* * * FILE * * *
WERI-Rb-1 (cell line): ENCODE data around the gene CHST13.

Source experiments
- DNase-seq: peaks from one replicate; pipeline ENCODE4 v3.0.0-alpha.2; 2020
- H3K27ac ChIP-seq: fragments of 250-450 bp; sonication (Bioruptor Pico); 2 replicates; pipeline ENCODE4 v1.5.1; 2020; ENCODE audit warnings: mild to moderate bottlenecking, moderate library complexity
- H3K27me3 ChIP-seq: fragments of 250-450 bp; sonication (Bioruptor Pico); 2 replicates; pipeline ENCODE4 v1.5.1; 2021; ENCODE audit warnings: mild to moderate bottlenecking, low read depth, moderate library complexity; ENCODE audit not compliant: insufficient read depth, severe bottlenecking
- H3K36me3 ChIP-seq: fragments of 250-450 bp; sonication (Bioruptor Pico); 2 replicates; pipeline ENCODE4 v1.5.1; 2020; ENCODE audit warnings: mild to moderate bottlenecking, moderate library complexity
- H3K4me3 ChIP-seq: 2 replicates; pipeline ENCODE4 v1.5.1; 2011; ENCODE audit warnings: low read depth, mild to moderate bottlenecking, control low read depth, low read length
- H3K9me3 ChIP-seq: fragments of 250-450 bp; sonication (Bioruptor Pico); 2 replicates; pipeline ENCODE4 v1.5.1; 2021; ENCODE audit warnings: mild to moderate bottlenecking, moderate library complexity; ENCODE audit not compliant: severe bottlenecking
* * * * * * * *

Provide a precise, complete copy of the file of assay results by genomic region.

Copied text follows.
WERI-Rb-1 (cell line): ENCODE data around the gene CHST13.

Source experiments
- DNase-seq: peaks from one replicate; pipeline ENCODE4 v3.0.0-alpha.2; 2020
- H3K27ac ChIP-seq: fragments of 250-450 bp; sonication (Bioruptor Pico); 2 replicates; pipeline ENCODE4 v1.5.1; 2020; ENCODE audit warnings: mild to moderate bottlenecking, moderate library complexity
- H3K27me3 ChIP-seq: fragments of 250-450 bp; sonication (Bioruptor Pico); 2 replicates; pipeline ENCODE4 v1.5.1; 2021; ENCODE audit warnings: mild to moderate bottlenecking, low read depth, moderate library complexity; ENCODE audit not compliant: insufficient read depth, severe bottlenecking
- H3K36me3 ChIP-seq: fragments of 250-450 bp; sonication (Bioruptor Pico); 2 replicates; pipeline ENCODE4 v1.5.1; 2020; ENCODE audit warnings: mild to moderate bottlenecking, moderate library complexity
- H3K4me3 ChIP-seq: 2 replicates; pipeline ENCODE4 v1.5.1; 2011; ENCODE audit warnings: low read depth, mild to moderate bottlenecking, control low read depth, low read length
- H3K9me3 ChIP-seq: fragments of 250-450 bp; sonication (Bioruptor Pico); 2 replicates; pipeline ENCODE4 v1.5.1; 2021; ENCODE audit warnings: mild to moderate bottlenecking, moderate library complexity; ENCODE audit not compliant: severe bottlenecking